Gojira – Rolo Tomassi: Live at Birmingham 02 Academy, 29th June

It’s the hottest day of the year. Stepping outside feels like walking into a furnace, and the pollen count is so high that even the bees are saying “yeah, that’s enough, thanks”. All because apparently, the sun has arbitrarily decided that in the space of twelve hours, everyone in the UK has to die by melting.

Still, even if you don’t like the heat, at least it makes a change from drowning or freezing on the way to a show. Too hot, too cold, too wet. Fuck it, we’re English and it’s our duty to complain about the weather. It’s what we do.

The first noticeable thing on entering the venue – apart from how completely rammed it is – is the smell. Not the pungent mixture of body odour, warm beer, stale cigarettes and feet like the good old days, but of huge amounts of deodorant and body spray. The ozone layer has taken a particularly savage beating in Birmingham tonight. Quite ironic, considering the band everyone has come to worship are such keen environmentalists.

I have to admit that support act Rolo Tomassi are one of those bands who have just sort of passed me by. I’ve been aware of their presence, but for some reason, I just never really paid them any attention. Well, I may have only been able to catch the last three songs, but they certainly made an impression. Vocalist Eva Spence runs the show, crooning, shrieking and roaring over the top of some sort of post-Hardcore mathcore with occasional hints of post-Black Metal melancholia. Of the songs which I did manage to catch, ‘Alma Mater’ is particularly vicious, ‘Contretemps’ could be from the soundtrack to Twin Peaks, and closer ‘A Flood of Light’ has been played frequently since Saturday night.

Fresh from their appearance on the Scum Stage at Glastonbury Festival the day before, French Tech/Prog Death Metal legends Gojira are in a buoyant mood. The heat, already at an uncomfortable level inside the venue, is just about to get a lot worse. Opening with ‘Ouroboros’, the band continue working the audience into delirium with ‘Backbone’ and a magnificent ‘Stranded’, but it’s with ‘Flying Whales’ that things seriously kick off. Whether it’s the heat playing a part, but there are barely any crowd surfers for the first three songs, but all of a sudden, people seem to forget their lethargy and the pit erupts into a seething mass of limbs, flailing hair and airborne sweat. The security staff at the front now having to do something other than supply cups of water to those dehydrating on the barrier.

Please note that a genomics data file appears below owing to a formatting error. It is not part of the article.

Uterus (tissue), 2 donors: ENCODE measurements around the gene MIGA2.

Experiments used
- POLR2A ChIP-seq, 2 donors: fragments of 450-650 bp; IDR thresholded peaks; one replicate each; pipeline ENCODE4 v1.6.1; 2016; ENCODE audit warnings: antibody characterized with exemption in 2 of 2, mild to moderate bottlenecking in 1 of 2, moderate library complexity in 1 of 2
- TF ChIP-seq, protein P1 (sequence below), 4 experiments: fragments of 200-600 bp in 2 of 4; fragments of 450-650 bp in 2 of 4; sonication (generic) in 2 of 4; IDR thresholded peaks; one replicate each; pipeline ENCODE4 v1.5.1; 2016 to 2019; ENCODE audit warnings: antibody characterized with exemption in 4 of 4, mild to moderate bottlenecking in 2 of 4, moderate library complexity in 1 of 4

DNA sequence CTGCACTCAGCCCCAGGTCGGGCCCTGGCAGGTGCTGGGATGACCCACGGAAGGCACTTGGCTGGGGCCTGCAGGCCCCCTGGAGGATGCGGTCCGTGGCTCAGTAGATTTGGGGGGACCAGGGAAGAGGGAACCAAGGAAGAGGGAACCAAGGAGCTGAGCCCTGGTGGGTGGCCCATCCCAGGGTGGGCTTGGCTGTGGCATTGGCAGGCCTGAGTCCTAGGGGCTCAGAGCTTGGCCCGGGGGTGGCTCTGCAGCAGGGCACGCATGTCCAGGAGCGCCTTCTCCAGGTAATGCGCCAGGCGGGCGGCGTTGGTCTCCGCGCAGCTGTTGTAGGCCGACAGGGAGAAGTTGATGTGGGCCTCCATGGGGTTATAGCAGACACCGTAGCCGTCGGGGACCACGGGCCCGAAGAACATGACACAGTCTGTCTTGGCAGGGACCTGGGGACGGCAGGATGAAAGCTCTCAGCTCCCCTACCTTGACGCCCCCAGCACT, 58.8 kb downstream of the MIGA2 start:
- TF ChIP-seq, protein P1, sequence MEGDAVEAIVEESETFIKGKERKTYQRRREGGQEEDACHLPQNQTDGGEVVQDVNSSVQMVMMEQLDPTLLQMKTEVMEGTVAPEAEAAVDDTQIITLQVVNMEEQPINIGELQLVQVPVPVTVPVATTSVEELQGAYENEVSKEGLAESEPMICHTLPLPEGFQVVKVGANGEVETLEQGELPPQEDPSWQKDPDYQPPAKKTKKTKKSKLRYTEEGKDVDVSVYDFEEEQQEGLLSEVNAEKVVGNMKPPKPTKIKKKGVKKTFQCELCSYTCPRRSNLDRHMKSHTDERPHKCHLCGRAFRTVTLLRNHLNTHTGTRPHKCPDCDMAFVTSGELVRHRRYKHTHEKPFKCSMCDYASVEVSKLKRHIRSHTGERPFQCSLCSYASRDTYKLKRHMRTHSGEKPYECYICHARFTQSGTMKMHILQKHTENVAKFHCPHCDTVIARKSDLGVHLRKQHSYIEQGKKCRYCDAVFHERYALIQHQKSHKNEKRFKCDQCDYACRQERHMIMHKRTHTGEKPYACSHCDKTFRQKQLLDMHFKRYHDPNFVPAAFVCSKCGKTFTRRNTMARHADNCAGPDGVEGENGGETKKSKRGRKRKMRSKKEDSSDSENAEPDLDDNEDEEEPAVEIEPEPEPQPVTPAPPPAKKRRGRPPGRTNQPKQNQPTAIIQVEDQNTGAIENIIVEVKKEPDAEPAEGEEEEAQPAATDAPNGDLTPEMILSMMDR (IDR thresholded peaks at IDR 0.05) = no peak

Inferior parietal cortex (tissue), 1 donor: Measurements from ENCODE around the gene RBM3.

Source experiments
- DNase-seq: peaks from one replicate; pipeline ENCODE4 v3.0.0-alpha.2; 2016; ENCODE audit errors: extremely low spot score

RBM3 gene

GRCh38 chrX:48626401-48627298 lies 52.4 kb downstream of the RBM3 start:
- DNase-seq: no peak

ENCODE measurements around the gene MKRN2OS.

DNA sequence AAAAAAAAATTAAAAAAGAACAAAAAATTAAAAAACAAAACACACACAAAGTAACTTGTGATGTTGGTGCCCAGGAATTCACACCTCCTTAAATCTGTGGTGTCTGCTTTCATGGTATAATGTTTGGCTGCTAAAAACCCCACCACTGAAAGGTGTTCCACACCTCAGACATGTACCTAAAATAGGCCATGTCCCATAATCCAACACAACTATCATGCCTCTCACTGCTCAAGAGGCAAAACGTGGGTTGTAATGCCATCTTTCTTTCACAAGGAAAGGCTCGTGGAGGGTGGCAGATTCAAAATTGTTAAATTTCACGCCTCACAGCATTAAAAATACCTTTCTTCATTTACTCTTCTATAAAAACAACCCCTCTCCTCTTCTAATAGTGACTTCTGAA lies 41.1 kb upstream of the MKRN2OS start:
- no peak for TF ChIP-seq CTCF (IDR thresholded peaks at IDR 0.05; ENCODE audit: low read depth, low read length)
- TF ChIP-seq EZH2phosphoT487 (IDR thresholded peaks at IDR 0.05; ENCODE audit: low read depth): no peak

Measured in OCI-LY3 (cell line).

‘Love’, ‘The Cell’, ‘Terra Inc.’, and an epic ‘Silvera’ follow, with frontman Joe Duplantier apologising to the Brummie faithful for his below-par vocal performance. Apparently, while playing Glastonbury, the audience had kicked up huge plumes of dirt, much of which had ended up in his throat. Well, either nobody noticed or nobody cared, because the main response seemed to be a unanimous “really?”

Closing out the main set with ‘L’Enfant Sauvage’, ‘The Shooting Star’, and a version of ‘Blow Me Away You (Niverse)’ which doesn’t ever seem to want to end, drummer Mario Duplantier returns to the stage for that rarest of things. A five minute drum solo which is actually enjoyable. The rest of the band re-enter the fray for a massive encore of ‘Clone’, ‘Vacuity’, and ‘The Gift of Guilt’ and everyone goes home wanting two things. More Gojira, and plenty of fluids.

GARY ALCOCK